This dough is made with a 3-build method: barm to firm starter to final dough. You can substitute other types of flour (see the end of the recipe).

Firm starter
2/3 cup barm
1 cup unbleached high-gluten or bread flour
1/8 to 1/4 cup water

Final dough
4 1/2 unbleached high-gluten or bread flour
2 teaspoons salt
1 1/2 to 1 3/4 water, lukewarm (90 to 100°F)
Semolina flour or cornmeal for dusting

  • Remove the barm from the refrigerator and measure it out 1 hour before making the firm starter to take off the chill. Transfer the barm to a small bowl, cover with a towel or plastic wrap, and allow it to warm up for 1 hour.
  • Add the flour to the bowl and mix together the barm and the flour, adding only enough additional water so that you can knead this into a small ball, about the texture of French bread dough. Lightly oil a small bowl or mist the inside of a plastic bag with spray oil, and place the starter in the bowl or bag, turning to coat it with oil. Cover the bowl or seal he bag.
  • Ferment at room temperature for approximately 4 hours, or until the starter has at least doubled in size. If it takes more time than 4 hours, give it additional time, checking every hour or so. Then, put it into the refrigerator overnight.
  • Remove the starter from the refrigerator 1 hour before making the dough. Cut it into about 10 small pieces with a serrated knife. Mist with spray oil, cover with a towel or plastic wrap and let sit for 1 hour to take off the chill.
  • To make the dough, stir together the flour and salt in a mixing bowl. Add the starter pieces and enough water to bring everything together into a ball as you stir with a large metal spoon.
  • Sprinkle the counter with flour, transfer the dough to the counter, and knead by hand for 12 to 15 minutes (or mix with the dough hook for 4 minutes on medium-low speed, allow the dough to rest for 5 to 10 minutes, and then mix for 4 minutes). Adjust the water or flour as needed. The dough should be firm but not tacky, like firm French bread dough. Lightly oil a large bowl and transfer the dough to the bowl, rolling it around to coat it with oil. Cover the bowl with plastic wrap.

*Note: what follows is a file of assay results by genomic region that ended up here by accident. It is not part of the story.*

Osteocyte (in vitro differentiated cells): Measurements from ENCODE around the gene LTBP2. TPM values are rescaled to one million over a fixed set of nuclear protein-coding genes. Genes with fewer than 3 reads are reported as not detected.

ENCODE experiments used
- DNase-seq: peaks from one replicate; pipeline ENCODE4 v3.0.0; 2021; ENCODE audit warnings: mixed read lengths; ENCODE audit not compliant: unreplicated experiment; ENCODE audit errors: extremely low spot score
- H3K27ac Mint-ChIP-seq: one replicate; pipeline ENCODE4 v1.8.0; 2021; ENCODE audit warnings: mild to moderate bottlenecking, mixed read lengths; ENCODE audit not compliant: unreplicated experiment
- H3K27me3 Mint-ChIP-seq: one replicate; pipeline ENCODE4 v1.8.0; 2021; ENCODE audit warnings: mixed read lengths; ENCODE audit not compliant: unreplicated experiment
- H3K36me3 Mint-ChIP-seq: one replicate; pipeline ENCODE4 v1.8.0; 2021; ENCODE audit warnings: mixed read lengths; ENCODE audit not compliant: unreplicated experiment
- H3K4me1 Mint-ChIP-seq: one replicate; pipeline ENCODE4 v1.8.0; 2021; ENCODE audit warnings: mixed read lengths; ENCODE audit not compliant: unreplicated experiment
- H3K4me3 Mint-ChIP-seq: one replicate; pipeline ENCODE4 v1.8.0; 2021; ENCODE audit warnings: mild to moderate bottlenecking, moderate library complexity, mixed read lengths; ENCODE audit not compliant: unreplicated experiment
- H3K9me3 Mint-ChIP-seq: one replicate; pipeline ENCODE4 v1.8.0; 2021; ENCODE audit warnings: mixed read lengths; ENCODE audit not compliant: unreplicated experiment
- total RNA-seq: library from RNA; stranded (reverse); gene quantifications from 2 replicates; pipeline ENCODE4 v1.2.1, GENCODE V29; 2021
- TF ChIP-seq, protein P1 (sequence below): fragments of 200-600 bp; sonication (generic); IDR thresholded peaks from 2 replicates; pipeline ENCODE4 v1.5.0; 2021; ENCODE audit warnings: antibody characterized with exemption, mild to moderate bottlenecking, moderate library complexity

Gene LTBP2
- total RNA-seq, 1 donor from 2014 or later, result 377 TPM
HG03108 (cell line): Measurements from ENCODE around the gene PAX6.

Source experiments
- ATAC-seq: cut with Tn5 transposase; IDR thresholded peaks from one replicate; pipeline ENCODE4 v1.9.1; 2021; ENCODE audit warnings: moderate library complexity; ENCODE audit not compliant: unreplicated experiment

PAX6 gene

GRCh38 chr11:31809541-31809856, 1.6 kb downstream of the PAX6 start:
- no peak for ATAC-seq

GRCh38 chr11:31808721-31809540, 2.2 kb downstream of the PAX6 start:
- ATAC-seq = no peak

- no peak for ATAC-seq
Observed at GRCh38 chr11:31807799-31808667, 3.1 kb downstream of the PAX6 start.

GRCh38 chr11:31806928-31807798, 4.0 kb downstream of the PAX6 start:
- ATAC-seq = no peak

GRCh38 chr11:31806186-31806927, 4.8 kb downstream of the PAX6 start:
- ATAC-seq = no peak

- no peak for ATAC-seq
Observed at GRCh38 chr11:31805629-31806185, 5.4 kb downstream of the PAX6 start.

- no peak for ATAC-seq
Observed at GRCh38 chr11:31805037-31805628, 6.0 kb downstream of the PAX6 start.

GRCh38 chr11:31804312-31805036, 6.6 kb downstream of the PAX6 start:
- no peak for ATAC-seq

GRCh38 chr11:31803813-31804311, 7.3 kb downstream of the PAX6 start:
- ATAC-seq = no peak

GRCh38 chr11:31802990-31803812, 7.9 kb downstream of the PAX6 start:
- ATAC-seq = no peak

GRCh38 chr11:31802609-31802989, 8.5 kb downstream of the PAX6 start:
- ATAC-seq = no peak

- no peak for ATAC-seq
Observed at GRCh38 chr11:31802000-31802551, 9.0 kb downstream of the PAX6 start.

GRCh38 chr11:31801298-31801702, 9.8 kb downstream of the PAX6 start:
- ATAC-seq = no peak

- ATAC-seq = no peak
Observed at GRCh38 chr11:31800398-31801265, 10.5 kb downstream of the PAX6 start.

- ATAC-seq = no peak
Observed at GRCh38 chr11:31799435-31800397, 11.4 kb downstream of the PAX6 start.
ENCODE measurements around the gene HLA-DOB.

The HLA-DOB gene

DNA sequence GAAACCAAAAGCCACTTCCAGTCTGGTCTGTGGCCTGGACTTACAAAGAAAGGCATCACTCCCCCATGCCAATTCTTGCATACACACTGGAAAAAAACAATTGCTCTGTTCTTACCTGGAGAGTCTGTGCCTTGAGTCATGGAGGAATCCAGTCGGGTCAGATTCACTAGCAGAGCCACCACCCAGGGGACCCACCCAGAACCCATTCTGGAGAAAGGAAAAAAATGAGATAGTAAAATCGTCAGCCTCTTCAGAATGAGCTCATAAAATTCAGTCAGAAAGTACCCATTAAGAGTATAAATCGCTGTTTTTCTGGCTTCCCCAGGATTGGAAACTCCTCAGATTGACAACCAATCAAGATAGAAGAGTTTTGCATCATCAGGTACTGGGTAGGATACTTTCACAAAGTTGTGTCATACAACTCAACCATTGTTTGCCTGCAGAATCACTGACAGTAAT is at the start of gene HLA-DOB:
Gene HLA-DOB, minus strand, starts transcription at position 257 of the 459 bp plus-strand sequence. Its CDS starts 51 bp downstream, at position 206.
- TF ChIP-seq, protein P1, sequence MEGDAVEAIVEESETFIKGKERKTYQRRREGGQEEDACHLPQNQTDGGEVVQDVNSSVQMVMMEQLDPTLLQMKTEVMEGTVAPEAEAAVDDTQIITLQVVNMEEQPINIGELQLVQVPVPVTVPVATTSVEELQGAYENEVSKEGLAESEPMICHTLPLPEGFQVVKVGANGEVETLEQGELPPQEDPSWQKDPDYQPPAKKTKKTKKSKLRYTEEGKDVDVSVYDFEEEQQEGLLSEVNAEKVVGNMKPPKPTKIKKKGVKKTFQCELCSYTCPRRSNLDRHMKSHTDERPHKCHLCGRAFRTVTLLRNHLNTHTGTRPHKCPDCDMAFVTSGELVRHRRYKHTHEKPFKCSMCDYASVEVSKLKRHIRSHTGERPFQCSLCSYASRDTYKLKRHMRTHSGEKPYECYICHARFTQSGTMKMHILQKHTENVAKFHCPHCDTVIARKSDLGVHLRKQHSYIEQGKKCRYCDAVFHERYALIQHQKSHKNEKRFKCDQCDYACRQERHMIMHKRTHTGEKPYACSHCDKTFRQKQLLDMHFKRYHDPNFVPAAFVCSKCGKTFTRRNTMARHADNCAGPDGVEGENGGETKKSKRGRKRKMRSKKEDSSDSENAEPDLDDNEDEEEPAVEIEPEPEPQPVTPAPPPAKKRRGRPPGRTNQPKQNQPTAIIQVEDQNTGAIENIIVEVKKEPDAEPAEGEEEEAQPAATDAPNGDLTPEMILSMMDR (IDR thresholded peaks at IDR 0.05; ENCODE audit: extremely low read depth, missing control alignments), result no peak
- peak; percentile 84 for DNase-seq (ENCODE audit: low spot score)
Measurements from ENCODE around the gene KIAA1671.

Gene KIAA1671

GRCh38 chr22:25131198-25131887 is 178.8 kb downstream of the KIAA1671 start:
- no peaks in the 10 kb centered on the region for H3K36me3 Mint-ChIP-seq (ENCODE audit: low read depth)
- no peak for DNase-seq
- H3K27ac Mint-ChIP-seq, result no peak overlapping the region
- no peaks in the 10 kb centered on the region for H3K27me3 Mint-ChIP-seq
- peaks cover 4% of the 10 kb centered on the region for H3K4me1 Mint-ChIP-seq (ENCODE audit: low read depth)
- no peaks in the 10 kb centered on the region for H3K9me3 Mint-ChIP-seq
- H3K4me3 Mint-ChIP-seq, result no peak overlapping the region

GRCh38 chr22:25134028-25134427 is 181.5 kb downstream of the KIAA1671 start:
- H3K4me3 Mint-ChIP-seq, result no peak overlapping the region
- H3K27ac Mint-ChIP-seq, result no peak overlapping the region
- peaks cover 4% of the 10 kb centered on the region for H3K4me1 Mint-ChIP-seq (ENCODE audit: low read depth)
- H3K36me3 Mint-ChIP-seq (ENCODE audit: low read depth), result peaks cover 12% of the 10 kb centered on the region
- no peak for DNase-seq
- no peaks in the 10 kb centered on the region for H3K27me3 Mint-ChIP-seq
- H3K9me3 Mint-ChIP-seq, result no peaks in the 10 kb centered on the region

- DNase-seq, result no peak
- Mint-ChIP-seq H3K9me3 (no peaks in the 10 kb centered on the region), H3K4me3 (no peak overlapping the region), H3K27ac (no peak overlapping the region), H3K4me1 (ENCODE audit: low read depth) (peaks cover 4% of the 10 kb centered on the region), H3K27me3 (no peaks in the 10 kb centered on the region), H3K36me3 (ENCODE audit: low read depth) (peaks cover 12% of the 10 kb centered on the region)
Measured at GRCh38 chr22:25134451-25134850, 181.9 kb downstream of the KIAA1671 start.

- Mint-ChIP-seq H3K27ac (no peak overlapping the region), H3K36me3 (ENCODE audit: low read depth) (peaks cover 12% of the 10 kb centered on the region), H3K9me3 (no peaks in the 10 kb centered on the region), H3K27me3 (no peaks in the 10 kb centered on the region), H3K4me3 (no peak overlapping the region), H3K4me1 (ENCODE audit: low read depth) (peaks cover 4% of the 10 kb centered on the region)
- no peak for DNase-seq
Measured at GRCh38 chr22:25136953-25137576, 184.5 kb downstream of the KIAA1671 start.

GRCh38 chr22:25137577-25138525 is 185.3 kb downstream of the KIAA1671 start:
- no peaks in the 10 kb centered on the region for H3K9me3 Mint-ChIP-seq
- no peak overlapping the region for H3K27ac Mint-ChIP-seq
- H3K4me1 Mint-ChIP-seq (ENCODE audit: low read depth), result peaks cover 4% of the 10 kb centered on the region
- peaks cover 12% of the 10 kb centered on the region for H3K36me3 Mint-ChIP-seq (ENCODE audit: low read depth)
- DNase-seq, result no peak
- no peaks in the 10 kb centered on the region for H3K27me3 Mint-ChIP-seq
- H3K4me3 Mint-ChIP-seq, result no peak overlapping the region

• Ferment at room temperature for 3 to 4 hours, or until the dough has nearly doubled in size.
  • Gently remove the dough from the bowl, and divide 2 equal pieces, or divide it into smaller pieces of you are making rolls, being careful to degas the dough as little as possible. Gently shape the dough into desired shape (boules, batards, or baguettes).
  • Proof the dough on parchment-lined sheet pans that have been dusted with semolina flour or cornmeal. Mist the exposed part of the dough with spray oil and loosely cover the dough with a towel or plastic wrap. At this point you can either proof the loaves for 2 to 3 hours, or retard overnight in the refrigerator. If retarding, remove them from the refrigerator approximately 4 hours before you plan to bake them.
  • Preheat the oven to 500°F and make sure to have an empty steam pan in place. Carefully remove the towel or plastic wrap from the dough 10 minutes before baking.
  • Generously dust the sheet pan with semolina flour or cornmeal and very gently transfer the dough to the pan. (If the dough was proofed on a sheet pan, it can be baked directly on that pan.) Score the dough. Pour 1 cup hot water into the steam pan and close the door. After 30 seconds, open the door, spray the side walls of the oven with water, and close the door. Repeat twice more at 30-second intervals. After the final spray, turn the oven setting down to 450°F and bake for 10 minutes. Rotate the dough 180°, if necessary, for even baking and continue baking for 10 to 20 minutes longer, until the loaves are done.
  • Transfer the finished loaves to a rack and cool for at least 45 minutes before slicing or serving.

You can substitute other types of flour, whole-wheat flour, for some or all of the high-gluten or bread flour. A classic French pain au levain includes about 10% whole-wheat or rye flour (or a combination – about ½ cup total).

Source: The Bread Baker’s Apprentice by Peter Reinhart

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